By S.D. Plissken | May 13, 2018
The Milton Town Administrator calculated during the Joint BOS and Budget Committee meeting of Monday, December 4, 2017, that the mass assessment had caused some $1.4 million to be collected above and beyond that needed to cover the budget. According to the breakdown in the Press Release of November 13, 2017, that would be a $247,660 overage for the county and state school taxes, $403,900 overage for the Town, and $748,440 overage for the local school tax.
The Board of Selectmen (BOS) have never explained in any public setting how this came to be. (It is not apparent that they understand it themselves). Nor have they ever explained how they plan to return the overages to the taxpayers, either as refunds, tax credits, or by some other method.
Like as not, they are incapable of ever retrieving the state and county amounts totaling $247,660 that were over-collected as a result of this “process.”
Instead, they have devoted themselves to parking issues. It seems that there are rental units near the dam that lack the currently mandated two parking spaces per housing unit. The BOS have never explained whether that shortage is the result of a failure to enforce that mandate or whether those units predated the requirement. In any event, those renters without parking at their residence park instead on White Mountain Highway (the state highway), presumably to the detriment of the business owners that front that highway. Except during the winter parking ban, when they park on the state land near the dam.
Meanwhile, the purchasers of the former Ray’s Marina property have found that they too are short of parking requirements. The former owners had access to the parking spaces now occupied by the Milton Crossing strip mall (Dunkin’ Donuts/Dollar General), as well as a triangular patch on the pond side. The new owners had intended to open a restaurant, but one that also had some associated residence units. Their redevelopment process has been stalled for at least a year, reportedly over their parking shortage.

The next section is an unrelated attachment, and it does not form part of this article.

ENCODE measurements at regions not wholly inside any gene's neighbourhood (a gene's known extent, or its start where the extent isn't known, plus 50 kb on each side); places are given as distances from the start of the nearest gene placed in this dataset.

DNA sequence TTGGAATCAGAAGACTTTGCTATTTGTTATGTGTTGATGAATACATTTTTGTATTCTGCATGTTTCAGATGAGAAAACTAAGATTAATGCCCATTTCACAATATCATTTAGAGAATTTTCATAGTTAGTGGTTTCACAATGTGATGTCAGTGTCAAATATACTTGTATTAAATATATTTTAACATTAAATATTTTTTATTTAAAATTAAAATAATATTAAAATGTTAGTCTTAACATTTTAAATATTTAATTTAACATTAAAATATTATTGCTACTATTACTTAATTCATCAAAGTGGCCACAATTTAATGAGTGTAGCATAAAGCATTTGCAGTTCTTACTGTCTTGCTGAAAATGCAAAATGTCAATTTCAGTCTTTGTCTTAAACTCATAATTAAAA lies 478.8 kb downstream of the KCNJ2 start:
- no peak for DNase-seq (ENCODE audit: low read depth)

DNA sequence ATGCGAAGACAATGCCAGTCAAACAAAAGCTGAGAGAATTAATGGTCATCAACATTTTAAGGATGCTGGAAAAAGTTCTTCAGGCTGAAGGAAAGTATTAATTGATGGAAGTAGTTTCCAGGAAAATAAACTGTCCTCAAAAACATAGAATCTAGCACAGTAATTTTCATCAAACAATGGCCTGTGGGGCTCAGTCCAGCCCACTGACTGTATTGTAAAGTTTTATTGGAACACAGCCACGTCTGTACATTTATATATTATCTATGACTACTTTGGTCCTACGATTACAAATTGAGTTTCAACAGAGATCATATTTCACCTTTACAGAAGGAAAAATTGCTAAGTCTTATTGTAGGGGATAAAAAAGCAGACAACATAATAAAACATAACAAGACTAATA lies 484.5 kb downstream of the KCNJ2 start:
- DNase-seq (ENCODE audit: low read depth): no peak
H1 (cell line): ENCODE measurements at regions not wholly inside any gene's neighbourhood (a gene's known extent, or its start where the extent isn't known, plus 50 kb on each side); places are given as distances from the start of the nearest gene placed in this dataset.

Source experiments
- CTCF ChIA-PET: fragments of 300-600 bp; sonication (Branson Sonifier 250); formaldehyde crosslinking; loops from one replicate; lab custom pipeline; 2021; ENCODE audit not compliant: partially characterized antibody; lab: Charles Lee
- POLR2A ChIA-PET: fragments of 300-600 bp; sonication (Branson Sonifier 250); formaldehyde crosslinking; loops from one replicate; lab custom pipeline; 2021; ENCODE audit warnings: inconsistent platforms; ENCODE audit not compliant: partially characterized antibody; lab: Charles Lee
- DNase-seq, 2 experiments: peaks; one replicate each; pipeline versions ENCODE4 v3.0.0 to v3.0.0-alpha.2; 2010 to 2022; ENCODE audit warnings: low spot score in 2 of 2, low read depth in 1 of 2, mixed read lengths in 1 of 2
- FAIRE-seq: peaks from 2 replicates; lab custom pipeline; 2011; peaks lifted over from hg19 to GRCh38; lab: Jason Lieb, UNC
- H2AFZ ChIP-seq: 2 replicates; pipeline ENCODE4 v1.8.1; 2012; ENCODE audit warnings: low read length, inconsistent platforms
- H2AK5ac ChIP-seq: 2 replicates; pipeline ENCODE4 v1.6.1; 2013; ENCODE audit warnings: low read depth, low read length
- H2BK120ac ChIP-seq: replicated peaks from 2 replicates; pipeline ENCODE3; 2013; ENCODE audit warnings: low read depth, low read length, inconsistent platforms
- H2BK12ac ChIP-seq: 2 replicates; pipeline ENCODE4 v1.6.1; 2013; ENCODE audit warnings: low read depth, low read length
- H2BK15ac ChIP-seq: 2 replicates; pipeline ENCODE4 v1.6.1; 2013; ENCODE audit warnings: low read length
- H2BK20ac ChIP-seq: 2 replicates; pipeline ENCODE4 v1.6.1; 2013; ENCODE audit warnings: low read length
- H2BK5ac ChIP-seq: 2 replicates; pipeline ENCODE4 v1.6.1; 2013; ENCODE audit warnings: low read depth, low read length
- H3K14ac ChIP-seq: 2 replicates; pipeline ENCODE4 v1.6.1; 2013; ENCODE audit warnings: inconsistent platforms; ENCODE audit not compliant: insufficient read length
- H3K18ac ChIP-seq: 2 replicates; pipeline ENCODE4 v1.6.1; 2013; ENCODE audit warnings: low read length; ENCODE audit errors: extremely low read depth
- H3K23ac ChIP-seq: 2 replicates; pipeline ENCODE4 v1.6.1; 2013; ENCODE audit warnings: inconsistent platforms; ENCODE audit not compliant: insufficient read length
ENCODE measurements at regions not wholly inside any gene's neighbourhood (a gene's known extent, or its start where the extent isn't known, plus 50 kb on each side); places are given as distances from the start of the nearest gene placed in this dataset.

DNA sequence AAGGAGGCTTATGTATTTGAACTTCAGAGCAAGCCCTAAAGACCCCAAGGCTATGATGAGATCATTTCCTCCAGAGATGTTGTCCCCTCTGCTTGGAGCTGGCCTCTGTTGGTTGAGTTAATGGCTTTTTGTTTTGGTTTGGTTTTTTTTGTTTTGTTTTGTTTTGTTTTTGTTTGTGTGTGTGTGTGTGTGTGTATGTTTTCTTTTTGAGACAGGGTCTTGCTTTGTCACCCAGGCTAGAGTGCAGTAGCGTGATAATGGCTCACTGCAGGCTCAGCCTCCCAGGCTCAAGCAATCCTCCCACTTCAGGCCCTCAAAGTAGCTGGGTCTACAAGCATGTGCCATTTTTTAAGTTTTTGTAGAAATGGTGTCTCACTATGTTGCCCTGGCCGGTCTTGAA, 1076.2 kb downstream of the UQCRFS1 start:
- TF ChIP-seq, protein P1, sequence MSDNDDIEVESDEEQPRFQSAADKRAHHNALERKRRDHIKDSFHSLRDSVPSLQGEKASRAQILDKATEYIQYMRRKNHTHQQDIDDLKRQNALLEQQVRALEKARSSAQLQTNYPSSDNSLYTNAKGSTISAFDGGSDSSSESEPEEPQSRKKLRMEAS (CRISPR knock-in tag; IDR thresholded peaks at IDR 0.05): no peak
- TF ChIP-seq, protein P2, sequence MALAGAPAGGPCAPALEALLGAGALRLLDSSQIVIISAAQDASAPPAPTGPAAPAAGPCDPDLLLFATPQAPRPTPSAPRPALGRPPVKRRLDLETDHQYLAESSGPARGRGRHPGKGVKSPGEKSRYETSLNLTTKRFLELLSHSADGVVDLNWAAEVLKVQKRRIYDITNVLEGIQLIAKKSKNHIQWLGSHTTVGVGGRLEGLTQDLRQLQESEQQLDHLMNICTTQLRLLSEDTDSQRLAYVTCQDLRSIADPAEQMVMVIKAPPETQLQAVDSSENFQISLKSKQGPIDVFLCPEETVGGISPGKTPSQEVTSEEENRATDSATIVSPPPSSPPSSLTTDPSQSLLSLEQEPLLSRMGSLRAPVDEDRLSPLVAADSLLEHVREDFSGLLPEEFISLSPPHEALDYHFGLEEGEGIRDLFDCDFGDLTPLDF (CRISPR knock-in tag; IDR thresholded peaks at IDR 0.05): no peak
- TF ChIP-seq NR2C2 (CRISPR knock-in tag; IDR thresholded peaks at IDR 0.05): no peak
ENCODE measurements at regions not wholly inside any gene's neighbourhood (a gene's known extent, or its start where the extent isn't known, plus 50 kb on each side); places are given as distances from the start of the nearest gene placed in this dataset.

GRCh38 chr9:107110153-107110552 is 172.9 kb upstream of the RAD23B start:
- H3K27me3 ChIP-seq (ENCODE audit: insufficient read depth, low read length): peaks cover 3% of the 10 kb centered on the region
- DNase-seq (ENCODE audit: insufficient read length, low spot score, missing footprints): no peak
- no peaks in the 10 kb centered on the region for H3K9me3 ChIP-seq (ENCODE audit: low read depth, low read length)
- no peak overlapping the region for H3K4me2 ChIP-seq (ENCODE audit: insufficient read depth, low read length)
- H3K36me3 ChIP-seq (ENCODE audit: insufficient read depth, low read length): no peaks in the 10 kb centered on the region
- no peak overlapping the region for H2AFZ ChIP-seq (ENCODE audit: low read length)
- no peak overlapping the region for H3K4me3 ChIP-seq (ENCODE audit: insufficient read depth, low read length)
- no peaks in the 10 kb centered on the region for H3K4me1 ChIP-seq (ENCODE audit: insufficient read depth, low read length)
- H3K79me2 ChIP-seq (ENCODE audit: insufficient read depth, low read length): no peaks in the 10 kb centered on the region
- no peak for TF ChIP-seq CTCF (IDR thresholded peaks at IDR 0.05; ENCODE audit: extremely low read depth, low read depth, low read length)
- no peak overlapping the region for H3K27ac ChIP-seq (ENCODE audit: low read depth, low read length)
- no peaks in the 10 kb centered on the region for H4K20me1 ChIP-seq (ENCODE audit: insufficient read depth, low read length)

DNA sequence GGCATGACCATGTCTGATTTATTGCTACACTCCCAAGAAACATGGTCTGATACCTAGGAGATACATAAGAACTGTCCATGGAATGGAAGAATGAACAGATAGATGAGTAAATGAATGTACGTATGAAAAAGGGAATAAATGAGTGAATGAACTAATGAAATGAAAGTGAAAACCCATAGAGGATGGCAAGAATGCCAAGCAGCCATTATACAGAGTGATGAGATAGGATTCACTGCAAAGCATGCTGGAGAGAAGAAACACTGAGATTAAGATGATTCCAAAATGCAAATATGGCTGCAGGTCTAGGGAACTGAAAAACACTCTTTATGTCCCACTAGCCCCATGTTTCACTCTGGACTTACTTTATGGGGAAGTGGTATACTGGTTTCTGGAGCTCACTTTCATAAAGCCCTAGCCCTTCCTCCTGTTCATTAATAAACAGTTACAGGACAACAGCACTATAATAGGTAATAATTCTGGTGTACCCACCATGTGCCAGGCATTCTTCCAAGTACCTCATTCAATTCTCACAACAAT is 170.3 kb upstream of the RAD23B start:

At the most recent BOS Meeting, that of Monday, May 7, 2018, item 10 on their Agenda was the Parking Plan, Design & Purchase. The Town Administrator explained that they had discussed the Parking Plan at the most recent Workshop meeting (not recorded). She reminded them that the DPW Director, Pat Smith, had arranged for them all to visit the property in question. It was 25 to 30 with “metes and bounds” or 15 to 20 without those “metes and bounds.” He “… really wants the Board to make a commitment on buying the land and moving forward with it.”
Chairman Thibeault recalled that the “… number was $400,000 with the assumption that 70% of that was ledge.” Selectwoman Hutchings recalled that it was “closer to $500,000 … not including the purchase price of the land either.”
Selectman Lucier wanted to “table” the issue until the next meeting. The Town Administrator reminded them that the DPW Director sought a commitment. Chairman Thibeault gave his opinion that he “… is all in favor of improving parking downtown, but I think this particular spot needs to be abandoned and we need to look at different options. It’s way too expensive for what we have.”
It would seem that the BOS has decided to spend public money for private purposes, i.e., parking for either private residences or businesses, or both. They drew back from this particular property as being too expensive – price plus $400,00 to $500,000 of site work – but apparently it would all have gone differently had it been cheaper.
It is likely legal for them to solve private parking problems with public money, but is it legitimate, ethical, or even politically-savvy for them to do so?
Back in April, Selectmen Lucier questioned the purchase of a tractor for the beach. He thought rightly that a purchase of that size should go before the voters. (“I don’t think the three of us [Selectmen] should make a $10,000 choice. It should be the voters or taxpayers of Milton. They’re the ones who are paying the bills”).
But that does not matter now. They have $403,900 of taxpayer money and it is burning a hole in their collective pocket.
Milton Board of Selectmen. (2017, December 4). Milton BOS Meeting, December 4, 2017. Retrieved from https://youtu.be/iHs1VF2tO28?t=3269
Milton Board of Selectmen. (2018, April 2). Milton BOS Meeting, April 2, 2018. Retrieved from https://youtu.be/hOJyH7ZPHEI?t=3141
Milton Board of Selectmen. (2018, May 7). Milton BOS Meeting, May 7, 2018. Retrieved from https://youtu.be/6oeKNRKTPSw?t=4010
Milton Town Administrator. (2017, November 13). Press Release. Retrieved from http://www.miltonnh-us.com/uploads/index_683_1719174841.pdf